Red Truck

This bicycle is my main ride, my daily driver. 

It is fully equipped with lights, fenders, racks, a front basket and a saddlebag. It's got a wide gear range, powerful brakes and flat pedals. The saddle is leather and is super comfortable, as are the shellacked cork grips. 

Despite appearances, this bicycle isn't sluggish. Its wide, supple tires (Compass Snoqualmie Pass, 700c x 44mm) offer a super smooth ride, plenty of grip and surprising speed. With these tires, I feel that I can ride anywhere in and around Putney: on pavement, dirt roads, gravel, and dirt trails in the woods. In the winter, these get swapped out for a pair of 45NRTH Gravdal studded tires. 

This is the kind of bike that I get on and think, "Ah, this feels just right!" From the way the saddle has broken in, to the way my feet hit the pedals and my hands rest on the cork grips, to the way the bike handles and responds to my efforts. It all just clicks and works so well together. 

A beautiful, custom-made saddlebag by Dave Cain of Waxwing Bag Company in Waitsfield, VT adds to the bike's practicality.

The bag support rack was made by me. It's just big enough to support the saddlebag and to keep it up and out of the way of my legs as I pedal. 

A front platform rack by Pass and Stow Racks in Oakland, CA is strong and versatile. I usually ride with a Wald basket strapped on to carry stuff. The basket straps onto the rack with a pair of nylon web straps. Easy on, easy off.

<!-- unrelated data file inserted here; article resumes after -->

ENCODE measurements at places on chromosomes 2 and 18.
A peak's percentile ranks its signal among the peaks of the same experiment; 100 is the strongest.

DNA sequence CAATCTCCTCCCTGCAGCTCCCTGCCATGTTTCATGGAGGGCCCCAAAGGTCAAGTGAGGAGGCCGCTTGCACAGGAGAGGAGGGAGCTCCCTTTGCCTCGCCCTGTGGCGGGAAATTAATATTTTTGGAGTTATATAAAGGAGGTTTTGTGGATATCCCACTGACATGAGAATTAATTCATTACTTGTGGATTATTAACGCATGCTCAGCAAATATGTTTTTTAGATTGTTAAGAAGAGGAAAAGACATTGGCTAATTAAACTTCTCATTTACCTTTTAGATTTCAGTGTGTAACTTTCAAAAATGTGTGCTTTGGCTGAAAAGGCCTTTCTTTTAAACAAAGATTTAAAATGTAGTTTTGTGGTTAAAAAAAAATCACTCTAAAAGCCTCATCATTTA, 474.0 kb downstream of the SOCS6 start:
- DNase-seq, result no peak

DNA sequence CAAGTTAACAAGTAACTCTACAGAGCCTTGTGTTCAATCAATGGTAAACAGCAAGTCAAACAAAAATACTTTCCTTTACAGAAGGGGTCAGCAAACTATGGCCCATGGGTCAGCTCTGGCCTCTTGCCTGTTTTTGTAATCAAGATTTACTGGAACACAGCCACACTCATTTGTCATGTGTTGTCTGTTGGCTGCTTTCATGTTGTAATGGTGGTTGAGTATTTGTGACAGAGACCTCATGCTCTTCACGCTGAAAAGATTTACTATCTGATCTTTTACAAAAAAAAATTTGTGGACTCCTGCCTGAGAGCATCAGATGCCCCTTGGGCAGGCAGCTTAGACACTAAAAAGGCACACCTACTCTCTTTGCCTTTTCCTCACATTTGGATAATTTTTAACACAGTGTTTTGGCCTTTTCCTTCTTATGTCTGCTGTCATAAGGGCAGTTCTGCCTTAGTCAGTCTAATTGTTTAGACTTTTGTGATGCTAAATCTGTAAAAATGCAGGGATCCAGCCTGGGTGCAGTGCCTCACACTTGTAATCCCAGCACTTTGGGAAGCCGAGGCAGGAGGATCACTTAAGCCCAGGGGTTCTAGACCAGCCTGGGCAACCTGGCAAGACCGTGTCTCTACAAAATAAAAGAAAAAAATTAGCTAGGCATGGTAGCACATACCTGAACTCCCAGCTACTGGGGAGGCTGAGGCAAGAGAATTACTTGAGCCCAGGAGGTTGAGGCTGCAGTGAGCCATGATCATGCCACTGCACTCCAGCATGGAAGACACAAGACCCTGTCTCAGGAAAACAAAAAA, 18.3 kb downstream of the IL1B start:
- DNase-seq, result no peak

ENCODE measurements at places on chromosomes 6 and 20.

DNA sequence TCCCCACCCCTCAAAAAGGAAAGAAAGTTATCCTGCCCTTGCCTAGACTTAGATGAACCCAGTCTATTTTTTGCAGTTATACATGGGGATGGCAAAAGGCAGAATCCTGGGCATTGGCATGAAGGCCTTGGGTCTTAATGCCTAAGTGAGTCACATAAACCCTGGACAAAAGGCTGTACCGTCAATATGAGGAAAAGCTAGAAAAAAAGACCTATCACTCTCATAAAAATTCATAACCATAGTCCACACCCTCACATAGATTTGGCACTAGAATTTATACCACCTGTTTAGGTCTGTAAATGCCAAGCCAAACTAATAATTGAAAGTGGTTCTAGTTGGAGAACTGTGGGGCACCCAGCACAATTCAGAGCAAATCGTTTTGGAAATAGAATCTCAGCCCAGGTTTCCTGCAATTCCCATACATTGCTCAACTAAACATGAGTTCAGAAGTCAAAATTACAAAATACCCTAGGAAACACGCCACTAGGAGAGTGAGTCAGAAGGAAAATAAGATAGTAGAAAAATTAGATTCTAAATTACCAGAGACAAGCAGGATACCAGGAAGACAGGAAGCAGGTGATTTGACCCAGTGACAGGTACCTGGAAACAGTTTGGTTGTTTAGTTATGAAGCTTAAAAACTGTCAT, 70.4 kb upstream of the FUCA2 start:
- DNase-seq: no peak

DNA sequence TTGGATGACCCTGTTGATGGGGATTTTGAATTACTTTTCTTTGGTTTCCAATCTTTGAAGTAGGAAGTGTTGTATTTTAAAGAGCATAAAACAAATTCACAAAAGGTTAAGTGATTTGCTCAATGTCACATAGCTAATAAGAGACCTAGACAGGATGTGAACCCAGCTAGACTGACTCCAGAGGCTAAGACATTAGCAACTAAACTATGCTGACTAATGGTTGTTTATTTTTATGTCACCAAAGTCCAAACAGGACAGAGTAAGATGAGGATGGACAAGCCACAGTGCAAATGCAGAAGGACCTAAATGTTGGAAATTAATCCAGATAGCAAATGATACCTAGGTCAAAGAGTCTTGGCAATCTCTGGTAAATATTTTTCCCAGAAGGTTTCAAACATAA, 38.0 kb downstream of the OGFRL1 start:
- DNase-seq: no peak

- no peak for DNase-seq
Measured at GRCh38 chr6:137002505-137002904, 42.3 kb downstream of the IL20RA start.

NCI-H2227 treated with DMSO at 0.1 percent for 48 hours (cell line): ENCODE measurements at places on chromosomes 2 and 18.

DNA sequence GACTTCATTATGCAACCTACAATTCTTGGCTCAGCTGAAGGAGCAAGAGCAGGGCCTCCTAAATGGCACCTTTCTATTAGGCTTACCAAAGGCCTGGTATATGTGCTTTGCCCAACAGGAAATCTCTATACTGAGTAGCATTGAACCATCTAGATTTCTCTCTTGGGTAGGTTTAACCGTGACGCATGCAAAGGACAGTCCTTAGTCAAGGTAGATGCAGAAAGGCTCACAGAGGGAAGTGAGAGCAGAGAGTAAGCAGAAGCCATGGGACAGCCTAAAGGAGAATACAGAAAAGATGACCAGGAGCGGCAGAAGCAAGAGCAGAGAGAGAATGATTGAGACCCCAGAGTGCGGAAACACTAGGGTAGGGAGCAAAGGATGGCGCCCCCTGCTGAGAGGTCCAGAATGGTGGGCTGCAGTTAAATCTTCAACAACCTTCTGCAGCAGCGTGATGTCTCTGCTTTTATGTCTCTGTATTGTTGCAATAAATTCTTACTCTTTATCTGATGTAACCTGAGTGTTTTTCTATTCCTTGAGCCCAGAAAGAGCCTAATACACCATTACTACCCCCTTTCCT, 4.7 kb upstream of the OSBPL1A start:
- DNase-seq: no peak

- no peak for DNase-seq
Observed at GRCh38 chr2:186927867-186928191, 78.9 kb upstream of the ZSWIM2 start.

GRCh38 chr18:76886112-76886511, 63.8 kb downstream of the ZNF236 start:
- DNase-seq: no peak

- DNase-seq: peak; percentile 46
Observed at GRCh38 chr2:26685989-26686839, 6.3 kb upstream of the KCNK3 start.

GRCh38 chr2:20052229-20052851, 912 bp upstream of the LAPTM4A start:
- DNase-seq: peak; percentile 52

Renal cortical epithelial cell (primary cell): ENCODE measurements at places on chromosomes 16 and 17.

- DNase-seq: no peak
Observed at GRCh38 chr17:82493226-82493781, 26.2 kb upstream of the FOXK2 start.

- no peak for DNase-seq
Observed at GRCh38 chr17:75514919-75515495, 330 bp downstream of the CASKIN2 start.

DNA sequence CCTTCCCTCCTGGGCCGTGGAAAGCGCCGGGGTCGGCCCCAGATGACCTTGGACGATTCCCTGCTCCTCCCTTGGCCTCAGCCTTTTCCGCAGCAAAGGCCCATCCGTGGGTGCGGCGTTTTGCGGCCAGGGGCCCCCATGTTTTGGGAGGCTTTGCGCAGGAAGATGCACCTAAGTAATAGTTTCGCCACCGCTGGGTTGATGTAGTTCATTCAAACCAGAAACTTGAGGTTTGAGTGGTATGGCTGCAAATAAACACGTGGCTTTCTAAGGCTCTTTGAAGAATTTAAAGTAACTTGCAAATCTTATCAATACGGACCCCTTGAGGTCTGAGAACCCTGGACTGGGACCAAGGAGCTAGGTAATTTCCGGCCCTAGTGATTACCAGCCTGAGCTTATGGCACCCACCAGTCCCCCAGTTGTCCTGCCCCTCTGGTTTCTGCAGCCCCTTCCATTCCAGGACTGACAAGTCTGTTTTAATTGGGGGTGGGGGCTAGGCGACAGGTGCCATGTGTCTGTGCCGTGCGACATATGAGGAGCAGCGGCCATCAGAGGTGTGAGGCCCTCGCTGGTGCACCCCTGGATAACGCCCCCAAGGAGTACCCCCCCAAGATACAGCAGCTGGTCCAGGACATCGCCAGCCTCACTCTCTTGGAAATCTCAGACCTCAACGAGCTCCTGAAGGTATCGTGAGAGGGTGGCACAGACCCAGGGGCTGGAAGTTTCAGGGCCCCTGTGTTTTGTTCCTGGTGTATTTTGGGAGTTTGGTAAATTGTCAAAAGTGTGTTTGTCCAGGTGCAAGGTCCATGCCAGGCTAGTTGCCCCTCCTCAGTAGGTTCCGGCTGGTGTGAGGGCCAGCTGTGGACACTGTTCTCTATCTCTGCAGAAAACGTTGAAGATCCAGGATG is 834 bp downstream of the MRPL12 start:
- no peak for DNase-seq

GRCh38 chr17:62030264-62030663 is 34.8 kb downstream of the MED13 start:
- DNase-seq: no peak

It's hard to see in these pics, but I added a M5-threaded boss to the steel rack support strut (the shapely, waterjet-cut black piece underneath the rack) to act as a fender eyelet. Securing the front of the fender like this greatly increases fender rigidity. 

The rear tail light is battery powered, and doubles as a reflector. It is bolted to the fender. I also have a rear light "tab" on the saddlebag, in case I feel a need to add a second light for safety. 

Hubs by Phil Wood: sealed bearings, steel axles, almost zero maintenance. 

Speedplay pedals and Deore drivetrain. A third set of water bottle bosses are under the down tube in case I'd like to carry extra water for a really long ride. 

My cast and enameled head badge! Sometimes I line up the flat head screws in line with the graphics on the badge. Other times I let the screws orient themselves. 

I love to build practical, versatile bicycles. A bike like this can become your main mode of transportation, even a car replacement. Besides running errands, a bike like this is a great tool for getting away on the weekends, for longer tours, and for just riding around (the best kind of riding, sometimes). Transportation can be fun and can give you a workout at the same time!